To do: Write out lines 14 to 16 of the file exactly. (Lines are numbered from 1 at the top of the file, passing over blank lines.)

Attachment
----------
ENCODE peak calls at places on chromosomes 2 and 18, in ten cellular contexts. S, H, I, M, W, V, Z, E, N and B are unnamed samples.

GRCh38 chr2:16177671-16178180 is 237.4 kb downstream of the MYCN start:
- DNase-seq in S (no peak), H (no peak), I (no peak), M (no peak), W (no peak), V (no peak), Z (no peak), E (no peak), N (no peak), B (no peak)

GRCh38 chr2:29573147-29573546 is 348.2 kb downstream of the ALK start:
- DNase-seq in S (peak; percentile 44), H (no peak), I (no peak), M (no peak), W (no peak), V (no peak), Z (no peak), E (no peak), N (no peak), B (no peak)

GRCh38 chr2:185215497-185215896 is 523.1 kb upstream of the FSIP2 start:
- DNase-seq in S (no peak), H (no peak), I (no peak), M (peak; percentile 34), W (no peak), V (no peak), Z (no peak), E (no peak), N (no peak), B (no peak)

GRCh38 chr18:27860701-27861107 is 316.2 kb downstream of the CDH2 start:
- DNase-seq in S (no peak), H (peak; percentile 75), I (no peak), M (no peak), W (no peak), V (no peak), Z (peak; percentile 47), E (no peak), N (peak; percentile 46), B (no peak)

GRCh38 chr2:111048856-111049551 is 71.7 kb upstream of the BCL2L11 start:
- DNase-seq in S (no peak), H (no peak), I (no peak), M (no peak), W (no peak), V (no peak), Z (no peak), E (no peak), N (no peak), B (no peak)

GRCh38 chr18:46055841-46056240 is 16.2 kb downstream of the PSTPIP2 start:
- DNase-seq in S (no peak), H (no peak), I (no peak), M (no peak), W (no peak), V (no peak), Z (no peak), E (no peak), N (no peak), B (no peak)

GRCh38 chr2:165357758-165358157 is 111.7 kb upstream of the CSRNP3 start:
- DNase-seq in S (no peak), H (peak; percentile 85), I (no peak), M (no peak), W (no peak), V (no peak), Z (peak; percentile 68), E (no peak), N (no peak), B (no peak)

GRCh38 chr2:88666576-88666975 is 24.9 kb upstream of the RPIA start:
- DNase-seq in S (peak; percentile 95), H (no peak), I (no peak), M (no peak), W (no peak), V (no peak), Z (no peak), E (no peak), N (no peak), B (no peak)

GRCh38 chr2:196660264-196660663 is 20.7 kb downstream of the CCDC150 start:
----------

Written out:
GRCh38 chr2:165357758-165358157 is 111.7 kb upstream of the CSRNP3 start:
- DNase-seq in S (no peak), H (peak; percentile 85), I (no peak), M (no peak), W (no peak), V (no peak), Z (peak; percentile 68), E (no peak), N (no peak), B (no peak)

GRCh38 chr2:88666576-88666975 is 24.9 kb upstream of the RPIA start: